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all means, and see why my heart is slightly broken, visit http://bit.ly/2Mg1mHI. Honestly the demise of Sugar Bear’s appeal can be attributed to “out of sight, out of mind.” And when it comes to branding, I’m not certain color isn’t just as important as character today when it comes to recognition. Even if you don’t recognize the Starbucks mermaid, I’ll bet you know the color of green that is used with it. And the same goes for the hues Best Buy Blue, Coca-Cola Red, and Home Depot Orange. In this regard, Elyria Kemp, assistant professor of Marketing at the University of New Orleans, once coined color as “the silent salesperson” because “color association generates those feelings and allows you to visualize those brand colors.” It was a point brought up by Jim Raffel of ColorCasters at his seminar last spring at ISA International Sign Expo on the importance of color management. That why it’s important to hit those specific colors as a print provider or sign maker for your client’s branding. Check out “Creating a Perfect Match” on page 25 to find out how to appropriately replicate color across a variety of different devices. In the meantime, I’m setting out a bowl of Sugar Crisp to mourn my long-lost animated pal.

Jeff Wooten Editor, jwooten@sbpub.com

September 2019

November 2019 NOVEMBER 22-23:

Join the USSC Foundation at Harrah’s Resort and Casino in Atlantic City, New Jersey for The Sign Exchange tradeshow. (usscfoundation.org)

February 2020 FEBRUARY 26-28:

The Midwest Sign Association Winter Meeting takes place at the downtown Renaissance Hotel in Toledo, Ohio. (msassn.org)

FEBRUARY 27-29:

Photo: Shutterstock/ Jiri Vaclavek.

I

know, at heart, I’m an old-school kind of guy—one who prefers print over digital, physical media to streaming, and practical effects over CGI, but even I was caught off-guard by the results of a study recently released by Crestline Promotional Products. The company conducted an online survey—“Mascot and Brand Recognition”—polling 1,630 U.S. consumers to find “America’s Most Memorable Mascots.” They showed pictures of mascots to people and asked them if they could name the brand associated with it. The results yielded fascinating insights into mascot marketing successes (and failures) and responses by different generations. It should come as no surprise that the Starbucks green mermaid would come in at number one as the most recognizable today, followed by KFC’s Colonel Sanders and the Geico Gecko. What shook me to my core was that Sugar Bear (from Post Sugar Crisp/ Golden Crisp Cereal) would rank in the bottom three. Sugar Bear! One of the coolest, hippest, happenin’ TV commercial cereal characters when I was growing up has now been relegated to animation obsolescence and replaced by some imposter more known for raising Honey Boo Boo. I guess people really have gotten enough of that Sugar Crisp and no longer care if it keeps him going strong? (Our managing editor just informed me that I’m old.) Note: To read the full results and analysis of this Crestline study, find out what this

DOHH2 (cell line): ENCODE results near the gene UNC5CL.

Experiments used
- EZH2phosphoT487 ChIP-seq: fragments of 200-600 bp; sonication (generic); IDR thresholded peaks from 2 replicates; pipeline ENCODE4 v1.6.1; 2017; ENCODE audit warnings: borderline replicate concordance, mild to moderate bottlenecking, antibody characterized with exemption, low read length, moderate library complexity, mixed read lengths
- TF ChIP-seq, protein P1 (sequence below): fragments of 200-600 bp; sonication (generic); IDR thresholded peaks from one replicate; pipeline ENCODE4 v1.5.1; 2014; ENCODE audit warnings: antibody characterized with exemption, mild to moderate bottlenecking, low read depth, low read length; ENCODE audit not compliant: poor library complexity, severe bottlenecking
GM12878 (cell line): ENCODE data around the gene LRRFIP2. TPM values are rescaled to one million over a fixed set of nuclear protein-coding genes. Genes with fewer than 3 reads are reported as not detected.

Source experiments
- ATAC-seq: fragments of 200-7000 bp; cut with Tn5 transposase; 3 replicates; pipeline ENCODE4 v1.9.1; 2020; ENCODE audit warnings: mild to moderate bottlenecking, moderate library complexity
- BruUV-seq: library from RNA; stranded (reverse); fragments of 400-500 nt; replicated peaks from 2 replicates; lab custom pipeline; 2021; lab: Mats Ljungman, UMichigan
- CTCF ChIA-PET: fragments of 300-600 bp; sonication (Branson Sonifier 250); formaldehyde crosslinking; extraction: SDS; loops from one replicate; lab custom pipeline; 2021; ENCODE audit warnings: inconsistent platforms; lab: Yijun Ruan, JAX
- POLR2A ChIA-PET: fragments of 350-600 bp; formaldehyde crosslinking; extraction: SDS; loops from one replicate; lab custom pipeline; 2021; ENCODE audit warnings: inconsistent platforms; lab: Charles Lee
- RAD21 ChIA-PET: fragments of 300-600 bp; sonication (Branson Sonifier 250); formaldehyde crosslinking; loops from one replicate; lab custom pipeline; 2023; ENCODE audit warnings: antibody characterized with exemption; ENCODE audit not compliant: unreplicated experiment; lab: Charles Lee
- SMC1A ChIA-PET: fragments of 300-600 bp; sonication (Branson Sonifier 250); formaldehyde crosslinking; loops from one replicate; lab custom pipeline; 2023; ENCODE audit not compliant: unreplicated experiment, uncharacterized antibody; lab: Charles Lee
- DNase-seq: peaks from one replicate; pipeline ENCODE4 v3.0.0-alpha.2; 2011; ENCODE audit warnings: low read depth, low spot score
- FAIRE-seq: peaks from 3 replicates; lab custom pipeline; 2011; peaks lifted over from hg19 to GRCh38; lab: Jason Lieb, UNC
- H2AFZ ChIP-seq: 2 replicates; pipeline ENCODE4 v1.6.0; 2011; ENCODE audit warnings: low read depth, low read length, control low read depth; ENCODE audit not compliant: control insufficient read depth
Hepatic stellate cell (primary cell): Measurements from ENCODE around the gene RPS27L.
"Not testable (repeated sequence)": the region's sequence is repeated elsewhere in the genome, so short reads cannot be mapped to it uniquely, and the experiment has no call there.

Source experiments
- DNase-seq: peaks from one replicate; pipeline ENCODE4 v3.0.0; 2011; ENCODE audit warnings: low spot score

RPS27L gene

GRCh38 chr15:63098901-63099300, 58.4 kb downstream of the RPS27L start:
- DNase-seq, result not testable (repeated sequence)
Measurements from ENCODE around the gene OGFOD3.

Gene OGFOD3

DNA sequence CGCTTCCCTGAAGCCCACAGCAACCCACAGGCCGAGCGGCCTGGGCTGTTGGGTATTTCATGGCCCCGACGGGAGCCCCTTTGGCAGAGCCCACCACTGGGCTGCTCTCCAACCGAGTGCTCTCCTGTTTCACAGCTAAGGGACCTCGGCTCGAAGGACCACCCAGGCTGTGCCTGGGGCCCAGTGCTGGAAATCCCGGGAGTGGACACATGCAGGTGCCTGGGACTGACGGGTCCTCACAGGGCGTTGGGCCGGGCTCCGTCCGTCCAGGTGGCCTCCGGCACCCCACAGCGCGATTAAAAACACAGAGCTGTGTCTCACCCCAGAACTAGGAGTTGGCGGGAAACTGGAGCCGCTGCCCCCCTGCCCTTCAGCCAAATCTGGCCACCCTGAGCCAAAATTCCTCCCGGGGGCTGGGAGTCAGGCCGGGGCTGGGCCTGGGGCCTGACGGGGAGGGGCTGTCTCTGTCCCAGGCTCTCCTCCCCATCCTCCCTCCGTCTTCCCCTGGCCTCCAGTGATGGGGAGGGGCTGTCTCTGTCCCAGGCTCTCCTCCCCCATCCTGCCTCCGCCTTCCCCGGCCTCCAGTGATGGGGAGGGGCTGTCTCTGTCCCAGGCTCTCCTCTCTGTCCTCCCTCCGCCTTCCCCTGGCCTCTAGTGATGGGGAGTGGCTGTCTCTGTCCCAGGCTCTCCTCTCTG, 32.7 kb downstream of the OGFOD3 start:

The inaugural Printing United, formerly SGIA Expo, converges at the Kay Bailey Hutchison Convention in Dallas, Texas. (printingunited.com)

Graphics of the Americas 2020 returns to the Miami Beach Convention Center in Miami Beach, Florida. (goaexpo.com)

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In The Industry

Digital Signage Makes

a Showtime Statement

S

an Diego, California—Last fall, TCL Chinese Theatre announced plans for Theatre Box, an all-new, state-of-theart, luxury movie theatre complex in San Diego’s Gaslight District. The new facility features dine-in restaurants, bars, and entertainment, as well as an expansive lobby that houses the worldrenowned Sugar Factory. To fully immerse guests, TCL Chinese Theatre sought to create an exciting and inviting environment within Theatre Box, one that would include the use of digital signage to wow customers even from outside the venue. To do this, the company sought to create an enticing video wall display 6

Sign Builder Illustrated